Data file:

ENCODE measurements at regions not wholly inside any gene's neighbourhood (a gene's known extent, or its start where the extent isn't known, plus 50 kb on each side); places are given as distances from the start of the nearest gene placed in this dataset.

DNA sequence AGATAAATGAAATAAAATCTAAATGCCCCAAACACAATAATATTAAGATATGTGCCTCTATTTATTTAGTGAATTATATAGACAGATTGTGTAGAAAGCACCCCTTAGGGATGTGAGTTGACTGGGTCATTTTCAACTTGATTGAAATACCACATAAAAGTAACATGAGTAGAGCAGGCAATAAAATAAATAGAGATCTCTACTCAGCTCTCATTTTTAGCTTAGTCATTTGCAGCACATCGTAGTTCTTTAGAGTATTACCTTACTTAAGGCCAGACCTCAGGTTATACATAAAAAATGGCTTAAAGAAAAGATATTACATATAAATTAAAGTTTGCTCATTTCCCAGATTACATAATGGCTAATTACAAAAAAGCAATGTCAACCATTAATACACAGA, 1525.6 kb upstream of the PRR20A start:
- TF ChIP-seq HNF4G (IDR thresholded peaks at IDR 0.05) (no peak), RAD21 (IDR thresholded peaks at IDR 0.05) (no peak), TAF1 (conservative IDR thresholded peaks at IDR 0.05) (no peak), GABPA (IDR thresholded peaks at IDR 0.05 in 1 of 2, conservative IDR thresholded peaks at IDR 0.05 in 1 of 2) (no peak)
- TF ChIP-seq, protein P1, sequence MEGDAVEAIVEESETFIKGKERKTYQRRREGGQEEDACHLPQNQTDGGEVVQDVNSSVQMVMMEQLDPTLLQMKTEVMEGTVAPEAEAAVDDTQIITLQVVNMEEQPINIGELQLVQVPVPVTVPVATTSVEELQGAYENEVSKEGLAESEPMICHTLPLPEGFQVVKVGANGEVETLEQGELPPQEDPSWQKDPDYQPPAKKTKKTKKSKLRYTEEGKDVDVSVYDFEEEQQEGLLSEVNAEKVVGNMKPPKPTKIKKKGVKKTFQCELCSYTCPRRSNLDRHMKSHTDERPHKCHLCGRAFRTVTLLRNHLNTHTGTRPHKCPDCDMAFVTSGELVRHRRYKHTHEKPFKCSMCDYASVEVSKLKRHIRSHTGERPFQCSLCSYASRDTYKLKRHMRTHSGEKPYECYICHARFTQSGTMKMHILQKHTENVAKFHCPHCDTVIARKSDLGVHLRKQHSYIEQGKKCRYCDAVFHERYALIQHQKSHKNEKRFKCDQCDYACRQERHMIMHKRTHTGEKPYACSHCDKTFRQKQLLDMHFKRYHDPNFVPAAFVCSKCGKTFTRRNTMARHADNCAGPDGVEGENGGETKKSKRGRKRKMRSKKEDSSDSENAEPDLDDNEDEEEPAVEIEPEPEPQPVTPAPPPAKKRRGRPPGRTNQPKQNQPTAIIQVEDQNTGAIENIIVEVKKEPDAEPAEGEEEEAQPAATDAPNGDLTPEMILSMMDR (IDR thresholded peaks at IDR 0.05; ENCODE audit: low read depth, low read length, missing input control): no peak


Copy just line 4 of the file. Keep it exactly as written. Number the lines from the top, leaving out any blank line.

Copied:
- TF ChIP-seq, protein P1, sequence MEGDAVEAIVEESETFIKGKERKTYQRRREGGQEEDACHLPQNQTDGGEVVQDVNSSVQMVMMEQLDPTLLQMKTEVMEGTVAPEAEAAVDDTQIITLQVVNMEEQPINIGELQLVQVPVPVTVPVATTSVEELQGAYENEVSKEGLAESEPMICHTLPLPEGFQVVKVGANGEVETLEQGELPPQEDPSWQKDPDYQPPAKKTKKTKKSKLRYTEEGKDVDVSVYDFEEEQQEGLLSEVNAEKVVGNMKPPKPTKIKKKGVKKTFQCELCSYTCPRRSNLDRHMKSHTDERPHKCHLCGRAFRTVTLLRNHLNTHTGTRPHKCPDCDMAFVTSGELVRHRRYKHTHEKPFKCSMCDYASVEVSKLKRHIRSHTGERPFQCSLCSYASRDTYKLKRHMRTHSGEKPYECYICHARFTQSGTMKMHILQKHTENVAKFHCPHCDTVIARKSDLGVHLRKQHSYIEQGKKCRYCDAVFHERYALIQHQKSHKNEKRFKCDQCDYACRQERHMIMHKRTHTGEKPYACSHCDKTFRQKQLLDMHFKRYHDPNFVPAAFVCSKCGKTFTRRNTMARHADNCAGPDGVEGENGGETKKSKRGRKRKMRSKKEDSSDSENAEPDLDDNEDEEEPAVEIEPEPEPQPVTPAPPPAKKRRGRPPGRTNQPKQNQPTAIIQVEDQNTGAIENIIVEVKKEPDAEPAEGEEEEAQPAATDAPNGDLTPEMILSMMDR (IDR thresholded peaks at IDR 0.05; ENCODE audit: low read depth, low read length, missing input control): no peak